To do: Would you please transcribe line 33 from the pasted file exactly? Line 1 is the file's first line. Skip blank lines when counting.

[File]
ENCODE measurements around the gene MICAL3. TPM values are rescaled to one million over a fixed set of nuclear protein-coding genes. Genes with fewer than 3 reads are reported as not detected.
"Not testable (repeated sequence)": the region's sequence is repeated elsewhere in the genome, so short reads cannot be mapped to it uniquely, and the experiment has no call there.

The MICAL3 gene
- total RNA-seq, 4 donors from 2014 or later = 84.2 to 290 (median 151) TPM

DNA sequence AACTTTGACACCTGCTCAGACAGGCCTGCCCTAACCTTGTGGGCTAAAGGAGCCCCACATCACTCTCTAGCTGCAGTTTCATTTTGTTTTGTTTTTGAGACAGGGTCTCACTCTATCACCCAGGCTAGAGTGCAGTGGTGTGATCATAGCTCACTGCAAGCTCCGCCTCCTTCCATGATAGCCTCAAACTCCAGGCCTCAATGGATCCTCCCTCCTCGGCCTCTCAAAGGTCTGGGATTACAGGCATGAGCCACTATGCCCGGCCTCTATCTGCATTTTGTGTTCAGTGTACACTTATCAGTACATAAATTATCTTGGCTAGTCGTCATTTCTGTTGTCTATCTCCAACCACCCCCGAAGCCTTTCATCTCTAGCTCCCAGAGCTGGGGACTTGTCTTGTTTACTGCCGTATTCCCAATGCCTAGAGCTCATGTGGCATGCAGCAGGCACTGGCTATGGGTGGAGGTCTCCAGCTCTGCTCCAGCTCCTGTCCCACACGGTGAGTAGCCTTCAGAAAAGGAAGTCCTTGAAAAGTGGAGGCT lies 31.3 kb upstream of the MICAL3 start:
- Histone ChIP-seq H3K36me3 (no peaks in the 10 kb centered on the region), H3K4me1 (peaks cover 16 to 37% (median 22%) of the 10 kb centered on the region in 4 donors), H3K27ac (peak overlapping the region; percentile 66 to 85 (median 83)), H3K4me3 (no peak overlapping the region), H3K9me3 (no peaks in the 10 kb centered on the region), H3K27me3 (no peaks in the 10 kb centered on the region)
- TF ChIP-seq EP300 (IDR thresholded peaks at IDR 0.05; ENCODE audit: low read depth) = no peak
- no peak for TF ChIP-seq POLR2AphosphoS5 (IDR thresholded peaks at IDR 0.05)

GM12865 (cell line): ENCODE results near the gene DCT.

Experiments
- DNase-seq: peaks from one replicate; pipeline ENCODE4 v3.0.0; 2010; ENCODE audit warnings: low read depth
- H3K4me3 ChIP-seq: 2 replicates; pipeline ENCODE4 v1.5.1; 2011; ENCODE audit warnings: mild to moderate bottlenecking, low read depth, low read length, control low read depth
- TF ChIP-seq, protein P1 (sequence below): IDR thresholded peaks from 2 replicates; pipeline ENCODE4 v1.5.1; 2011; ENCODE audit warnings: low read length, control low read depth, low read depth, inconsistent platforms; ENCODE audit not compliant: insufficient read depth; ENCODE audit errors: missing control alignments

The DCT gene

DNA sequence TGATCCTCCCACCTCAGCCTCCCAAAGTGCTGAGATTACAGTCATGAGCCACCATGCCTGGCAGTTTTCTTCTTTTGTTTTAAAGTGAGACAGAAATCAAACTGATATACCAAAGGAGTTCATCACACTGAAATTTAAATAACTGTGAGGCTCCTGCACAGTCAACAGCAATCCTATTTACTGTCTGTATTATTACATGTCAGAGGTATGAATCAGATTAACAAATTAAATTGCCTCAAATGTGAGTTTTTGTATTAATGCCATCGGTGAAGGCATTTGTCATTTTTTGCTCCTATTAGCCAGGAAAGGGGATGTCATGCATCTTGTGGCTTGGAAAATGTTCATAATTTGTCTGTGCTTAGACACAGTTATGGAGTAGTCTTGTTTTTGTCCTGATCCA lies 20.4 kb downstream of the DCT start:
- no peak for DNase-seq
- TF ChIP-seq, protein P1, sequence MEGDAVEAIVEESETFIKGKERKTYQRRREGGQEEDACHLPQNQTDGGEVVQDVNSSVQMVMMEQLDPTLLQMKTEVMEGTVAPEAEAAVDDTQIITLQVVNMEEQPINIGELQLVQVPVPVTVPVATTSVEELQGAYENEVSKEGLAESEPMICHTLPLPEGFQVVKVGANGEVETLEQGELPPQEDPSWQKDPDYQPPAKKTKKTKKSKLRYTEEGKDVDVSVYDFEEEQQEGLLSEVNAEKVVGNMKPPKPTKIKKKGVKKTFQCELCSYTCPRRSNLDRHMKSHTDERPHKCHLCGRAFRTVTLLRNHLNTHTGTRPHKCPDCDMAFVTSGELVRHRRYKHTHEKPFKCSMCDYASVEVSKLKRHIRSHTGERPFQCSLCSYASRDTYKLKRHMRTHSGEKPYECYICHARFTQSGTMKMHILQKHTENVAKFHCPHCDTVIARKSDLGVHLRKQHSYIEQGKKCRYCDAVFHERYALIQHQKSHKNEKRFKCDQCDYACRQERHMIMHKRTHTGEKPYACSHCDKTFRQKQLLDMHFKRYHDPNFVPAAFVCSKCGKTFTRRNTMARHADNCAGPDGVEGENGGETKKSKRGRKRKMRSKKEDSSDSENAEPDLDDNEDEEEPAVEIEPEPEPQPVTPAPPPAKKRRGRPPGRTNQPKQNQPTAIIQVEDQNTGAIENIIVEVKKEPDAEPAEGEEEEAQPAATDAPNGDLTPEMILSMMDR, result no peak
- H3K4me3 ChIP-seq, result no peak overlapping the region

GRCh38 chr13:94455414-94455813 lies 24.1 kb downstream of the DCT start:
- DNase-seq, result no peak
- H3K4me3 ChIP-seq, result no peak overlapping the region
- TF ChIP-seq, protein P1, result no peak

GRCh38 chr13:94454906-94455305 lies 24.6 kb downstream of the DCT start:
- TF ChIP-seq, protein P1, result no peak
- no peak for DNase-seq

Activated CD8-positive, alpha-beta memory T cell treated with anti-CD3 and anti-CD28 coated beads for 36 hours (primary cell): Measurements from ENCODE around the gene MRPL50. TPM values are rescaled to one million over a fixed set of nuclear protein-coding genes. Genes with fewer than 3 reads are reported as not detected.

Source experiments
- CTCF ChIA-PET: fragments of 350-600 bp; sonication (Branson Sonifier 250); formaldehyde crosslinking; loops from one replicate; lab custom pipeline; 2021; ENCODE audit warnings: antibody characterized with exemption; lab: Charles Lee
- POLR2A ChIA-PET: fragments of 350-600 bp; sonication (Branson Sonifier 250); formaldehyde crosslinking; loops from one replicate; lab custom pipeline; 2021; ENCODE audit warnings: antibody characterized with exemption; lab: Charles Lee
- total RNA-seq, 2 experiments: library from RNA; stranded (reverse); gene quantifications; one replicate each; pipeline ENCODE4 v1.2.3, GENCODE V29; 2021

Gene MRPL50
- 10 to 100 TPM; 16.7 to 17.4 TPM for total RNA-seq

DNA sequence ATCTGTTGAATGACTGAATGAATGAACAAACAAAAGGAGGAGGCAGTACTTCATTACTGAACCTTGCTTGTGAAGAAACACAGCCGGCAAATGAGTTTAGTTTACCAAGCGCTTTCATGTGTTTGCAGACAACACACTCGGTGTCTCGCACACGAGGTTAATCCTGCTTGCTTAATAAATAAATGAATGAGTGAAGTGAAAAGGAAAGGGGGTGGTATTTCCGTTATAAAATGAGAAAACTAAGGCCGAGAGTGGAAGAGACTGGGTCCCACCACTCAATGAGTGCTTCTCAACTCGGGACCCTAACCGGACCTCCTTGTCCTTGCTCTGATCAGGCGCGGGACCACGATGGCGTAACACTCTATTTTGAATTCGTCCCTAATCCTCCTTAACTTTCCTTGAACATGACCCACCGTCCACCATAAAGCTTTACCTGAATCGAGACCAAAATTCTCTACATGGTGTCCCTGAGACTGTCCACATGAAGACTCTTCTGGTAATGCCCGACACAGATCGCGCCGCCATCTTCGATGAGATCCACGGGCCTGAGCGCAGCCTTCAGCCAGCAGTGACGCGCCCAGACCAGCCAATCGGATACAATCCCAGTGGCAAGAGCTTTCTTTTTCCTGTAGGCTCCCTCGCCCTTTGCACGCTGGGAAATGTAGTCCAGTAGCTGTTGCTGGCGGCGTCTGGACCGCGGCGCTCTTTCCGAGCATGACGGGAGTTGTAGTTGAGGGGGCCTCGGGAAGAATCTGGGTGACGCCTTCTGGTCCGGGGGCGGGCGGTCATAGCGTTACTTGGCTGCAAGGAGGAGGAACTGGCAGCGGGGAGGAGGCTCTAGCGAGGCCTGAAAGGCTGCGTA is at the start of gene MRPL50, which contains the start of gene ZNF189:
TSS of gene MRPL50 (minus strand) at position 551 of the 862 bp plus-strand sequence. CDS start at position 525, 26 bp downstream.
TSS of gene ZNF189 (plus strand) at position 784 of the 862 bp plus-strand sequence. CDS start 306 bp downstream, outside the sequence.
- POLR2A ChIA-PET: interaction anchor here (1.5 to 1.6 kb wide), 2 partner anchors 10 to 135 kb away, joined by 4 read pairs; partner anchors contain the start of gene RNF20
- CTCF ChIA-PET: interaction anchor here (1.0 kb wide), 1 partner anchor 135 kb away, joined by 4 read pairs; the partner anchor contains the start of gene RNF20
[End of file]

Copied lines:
DNA sequence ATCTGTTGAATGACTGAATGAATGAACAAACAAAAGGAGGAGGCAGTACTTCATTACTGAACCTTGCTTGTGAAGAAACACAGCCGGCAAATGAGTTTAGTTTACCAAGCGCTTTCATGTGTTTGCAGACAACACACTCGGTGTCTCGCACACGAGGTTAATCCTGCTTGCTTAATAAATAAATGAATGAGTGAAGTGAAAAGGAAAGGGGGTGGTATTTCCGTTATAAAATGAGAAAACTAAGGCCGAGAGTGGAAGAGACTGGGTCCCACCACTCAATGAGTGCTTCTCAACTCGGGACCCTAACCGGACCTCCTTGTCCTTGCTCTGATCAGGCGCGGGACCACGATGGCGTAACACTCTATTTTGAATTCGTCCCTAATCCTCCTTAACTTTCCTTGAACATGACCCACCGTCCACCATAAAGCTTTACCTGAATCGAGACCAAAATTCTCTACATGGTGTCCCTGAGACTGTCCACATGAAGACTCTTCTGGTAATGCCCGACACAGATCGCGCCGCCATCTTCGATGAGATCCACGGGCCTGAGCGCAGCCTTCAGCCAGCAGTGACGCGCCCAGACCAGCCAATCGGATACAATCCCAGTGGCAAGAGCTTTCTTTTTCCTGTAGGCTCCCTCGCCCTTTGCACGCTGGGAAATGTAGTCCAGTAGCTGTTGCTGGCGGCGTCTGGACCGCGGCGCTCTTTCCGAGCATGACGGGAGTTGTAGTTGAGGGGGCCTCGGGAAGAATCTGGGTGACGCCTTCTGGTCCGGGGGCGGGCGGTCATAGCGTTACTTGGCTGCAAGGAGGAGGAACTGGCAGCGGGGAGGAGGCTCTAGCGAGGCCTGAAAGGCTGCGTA is at the start of gene MRPL50, which contains the start of gene ZNF189: